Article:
• October 20, 2008 - Liberal leader Stéphane Dion announces his intention to resign as party leader as of the Liberal leadership convention scheduled for May 2009.
  • October 27, 2008 - Frank McKenna announces he will not be a candidate; LeBlanc declares his intention to run.
  • October 31, 2008 - Rae announces his candidacy.
  • November 4, 2008 - John Manley announces he will not run.
  • November 8–9, 2008 - Liberal Party executive meets to decide on the date, location, and rules governing the race.
  • November 11, 2008 - Martha Hall Findlay announces she will not run.
  • November 12, 2008 - Gerard Kennedy and David McGuinty announce they will not run.
  • November 13, 2008 - Ignatieff announces he will run.
  • November 16, 2008 - The Liberal Party of Canada (Ontario) holds an all-candidates meeting. Rae boycotts when Ignatieff refused to allow the media to attend.
  • November 20, 2008 - Rae officially launches his campaign.
  • November 27, 2008 - The government tables a fiscal statement that angers the Opposition.
  • November 28, 2008 - The Liberals table a motion of non-confidence in the government which states that there is an alternative government prepared to take power. Prime Minister Harper delays the motion from December 1 to December 8.
  • December 1, 2008 - The Liberal Party, New Democratic Party and Bloc Québécois announce an agreement to defeat the government and replace it with a Liberal-NDP coalition.
  • December 4, 2008 - On the advice of the Prime Minister, the Governor General prorogues parliament until January 26, 2009.
  • December 6, 2008 - Former Deputy Prime Minister John Manley calls for Dion's immediate resignation.
  • December 7, 2008 - Liberal caucus executive meets and decides to recommend an accelerated two-stage leadership selection process.
  • December 8, 2008 - Stéphane Dion issues a statement announcing his resignation effective as soon as the party chooses an interim leader. Dominic LeBlanc drops out of the race and throws his support to Michael Ignatieff. Ignatieff announces that he will be a candidate for interim leader at the December 10 caucus meeting. 2006 Liberal leadership contender Gerard Kennedy endorses Bob Rae.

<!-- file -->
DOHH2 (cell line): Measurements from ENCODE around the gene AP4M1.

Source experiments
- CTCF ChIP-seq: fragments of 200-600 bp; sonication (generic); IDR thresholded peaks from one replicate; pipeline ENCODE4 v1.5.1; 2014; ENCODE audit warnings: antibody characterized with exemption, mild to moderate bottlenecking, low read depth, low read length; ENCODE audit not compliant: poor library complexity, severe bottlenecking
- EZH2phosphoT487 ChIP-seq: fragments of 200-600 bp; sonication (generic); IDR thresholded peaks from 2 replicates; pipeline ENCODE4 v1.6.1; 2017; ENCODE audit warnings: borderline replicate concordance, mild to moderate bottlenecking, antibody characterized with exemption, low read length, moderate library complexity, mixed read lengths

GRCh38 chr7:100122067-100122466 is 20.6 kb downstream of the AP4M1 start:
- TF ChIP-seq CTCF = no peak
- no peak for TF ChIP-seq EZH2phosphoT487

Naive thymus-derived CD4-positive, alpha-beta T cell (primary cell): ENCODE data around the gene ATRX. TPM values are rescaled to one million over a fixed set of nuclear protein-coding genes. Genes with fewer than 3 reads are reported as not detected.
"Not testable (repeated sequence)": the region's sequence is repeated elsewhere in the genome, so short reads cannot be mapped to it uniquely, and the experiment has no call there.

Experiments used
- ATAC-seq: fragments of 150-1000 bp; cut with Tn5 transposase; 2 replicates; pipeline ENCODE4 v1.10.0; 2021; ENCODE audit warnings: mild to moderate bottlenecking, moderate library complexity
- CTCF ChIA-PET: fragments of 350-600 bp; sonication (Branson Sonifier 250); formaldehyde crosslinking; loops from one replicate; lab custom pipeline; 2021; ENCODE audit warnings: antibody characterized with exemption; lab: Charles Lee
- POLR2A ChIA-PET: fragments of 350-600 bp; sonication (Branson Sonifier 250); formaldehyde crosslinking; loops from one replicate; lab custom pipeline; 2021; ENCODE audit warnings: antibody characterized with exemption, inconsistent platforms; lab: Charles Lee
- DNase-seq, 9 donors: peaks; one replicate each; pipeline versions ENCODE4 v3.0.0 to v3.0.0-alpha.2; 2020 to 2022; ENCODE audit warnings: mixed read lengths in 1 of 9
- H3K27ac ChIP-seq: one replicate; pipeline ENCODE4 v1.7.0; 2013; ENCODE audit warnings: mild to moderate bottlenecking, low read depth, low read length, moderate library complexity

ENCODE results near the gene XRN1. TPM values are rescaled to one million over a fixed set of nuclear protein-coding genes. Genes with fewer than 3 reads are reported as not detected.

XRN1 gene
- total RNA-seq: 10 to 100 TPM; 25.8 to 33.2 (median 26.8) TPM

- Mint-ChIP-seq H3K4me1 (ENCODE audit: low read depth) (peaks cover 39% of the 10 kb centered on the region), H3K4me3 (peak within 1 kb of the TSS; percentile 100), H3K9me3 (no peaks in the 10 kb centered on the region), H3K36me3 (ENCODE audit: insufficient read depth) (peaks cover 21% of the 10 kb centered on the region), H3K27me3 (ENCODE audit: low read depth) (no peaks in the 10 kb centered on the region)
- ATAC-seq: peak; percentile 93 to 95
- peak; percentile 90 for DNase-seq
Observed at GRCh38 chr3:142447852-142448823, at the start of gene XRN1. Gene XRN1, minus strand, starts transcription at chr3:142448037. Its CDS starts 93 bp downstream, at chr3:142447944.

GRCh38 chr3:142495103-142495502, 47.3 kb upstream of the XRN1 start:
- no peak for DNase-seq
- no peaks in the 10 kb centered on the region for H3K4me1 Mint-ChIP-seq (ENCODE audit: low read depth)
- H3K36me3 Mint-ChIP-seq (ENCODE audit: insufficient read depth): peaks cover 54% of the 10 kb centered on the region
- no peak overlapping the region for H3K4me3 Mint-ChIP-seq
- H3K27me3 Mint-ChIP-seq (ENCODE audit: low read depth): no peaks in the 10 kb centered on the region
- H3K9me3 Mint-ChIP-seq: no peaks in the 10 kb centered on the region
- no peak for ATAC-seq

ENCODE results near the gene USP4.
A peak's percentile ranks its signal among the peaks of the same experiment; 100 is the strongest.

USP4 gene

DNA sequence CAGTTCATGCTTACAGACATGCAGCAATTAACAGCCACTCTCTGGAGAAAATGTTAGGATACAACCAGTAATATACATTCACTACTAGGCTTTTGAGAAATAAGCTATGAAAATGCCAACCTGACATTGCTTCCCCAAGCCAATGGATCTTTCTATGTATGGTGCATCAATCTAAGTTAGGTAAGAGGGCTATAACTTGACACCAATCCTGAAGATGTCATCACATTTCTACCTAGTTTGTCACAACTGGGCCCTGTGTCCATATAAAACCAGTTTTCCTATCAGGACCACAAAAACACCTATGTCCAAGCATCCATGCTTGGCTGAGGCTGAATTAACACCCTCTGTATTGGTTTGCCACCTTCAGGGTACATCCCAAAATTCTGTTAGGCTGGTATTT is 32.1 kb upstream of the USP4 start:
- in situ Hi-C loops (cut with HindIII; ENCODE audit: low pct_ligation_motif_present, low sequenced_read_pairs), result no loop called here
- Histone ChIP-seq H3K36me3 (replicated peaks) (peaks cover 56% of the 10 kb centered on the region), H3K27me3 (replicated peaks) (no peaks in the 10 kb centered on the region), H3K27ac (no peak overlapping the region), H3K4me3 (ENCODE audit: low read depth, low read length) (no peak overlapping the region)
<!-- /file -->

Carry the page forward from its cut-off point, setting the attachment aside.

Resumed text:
• December 8, 2008 - Liberal Party national executive meets to decide upon an expedited process for choosing an interim leader. They agree to a process that will choose an interim leader by December 17 and involve the caucus, riding association presidents, club and party commission presidents and defeated candidates.
  • December 9, 2008 - Bob Rae withdraws from race, leaving Michael Ignatieff as the presumptive winner by default.
  • December 10, 2008 - Michael Ignatieff is acclaimed interim Liberal leader by the party executive and caucus in consultation with riding presidents, defeated candidates and club presidents.
  • February 6, 2009 - Deadline for new Liberal Party members to join the party if they wish to vote or run for convention delegate spots.
  • March 6–10, 2009 - "Super delegate" weekend in which ridings elect convention delegates.
  • April 30 – May 2, 2009 - Convention.
  • (all times Pacific Daylight Time)
    • April 30
      • Council of Presidents Meeting
    • May 1
      • 8 am - Biennial Meetings of the Commissions
      • 11:30 am - 5 pm Policy Think Tanks and Election readiness workshops
      • 4 pm - Advance voting
      • 5 pm - Formal opening of convention
      • 5:20 pm - Speeches by candidates for party positions
      • 7 pm - Tribute to Stéphane Dion
    • May 2
      • 9 am - 11 am - Voting
      • 10:30 am – 2:30 pm - Amendments to party constitution debated